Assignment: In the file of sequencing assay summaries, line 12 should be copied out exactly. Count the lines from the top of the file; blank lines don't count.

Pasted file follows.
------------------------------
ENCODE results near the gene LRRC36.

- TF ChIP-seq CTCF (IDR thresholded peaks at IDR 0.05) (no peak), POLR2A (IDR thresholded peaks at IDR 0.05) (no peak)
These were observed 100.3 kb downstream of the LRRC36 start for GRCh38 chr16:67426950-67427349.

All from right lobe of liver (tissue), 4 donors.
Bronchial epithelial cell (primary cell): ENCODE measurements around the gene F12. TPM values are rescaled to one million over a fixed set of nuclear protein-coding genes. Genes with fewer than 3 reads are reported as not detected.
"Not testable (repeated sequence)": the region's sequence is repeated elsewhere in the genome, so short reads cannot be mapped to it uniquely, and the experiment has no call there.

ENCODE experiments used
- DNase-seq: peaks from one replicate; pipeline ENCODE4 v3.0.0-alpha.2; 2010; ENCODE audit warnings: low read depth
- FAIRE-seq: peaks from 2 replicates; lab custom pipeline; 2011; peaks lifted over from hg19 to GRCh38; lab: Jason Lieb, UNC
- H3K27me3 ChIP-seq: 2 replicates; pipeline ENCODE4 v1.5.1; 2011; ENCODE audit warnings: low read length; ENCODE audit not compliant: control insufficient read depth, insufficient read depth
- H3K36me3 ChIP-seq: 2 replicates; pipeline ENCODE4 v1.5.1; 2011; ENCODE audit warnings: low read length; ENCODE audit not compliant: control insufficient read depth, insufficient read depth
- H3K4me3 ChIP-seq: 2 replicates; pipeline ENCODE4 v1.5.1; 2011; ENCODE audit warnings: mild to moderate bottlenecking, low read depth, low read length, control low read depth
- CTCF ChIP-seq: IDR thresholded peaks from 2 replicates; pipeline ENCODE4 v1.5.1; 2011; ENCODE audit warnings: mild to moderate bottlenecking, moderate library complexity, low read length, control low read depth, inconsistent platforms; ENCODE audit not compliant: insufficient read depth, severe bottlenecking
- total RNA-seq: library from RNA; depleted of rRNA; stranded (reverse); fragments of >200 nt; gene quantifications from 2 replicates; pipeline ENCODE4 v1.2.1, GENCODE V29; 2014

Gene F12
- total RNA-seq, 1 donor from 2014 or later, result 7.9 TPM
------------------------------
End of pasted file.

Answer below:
- H3K4me3 ChIP-seq: 2 replicates; pipeline ENCODE4 v1.5.1; 2011; ENCODE audit warnings: mild to moderate bottlenecking, low read depth, low read length, control low read depth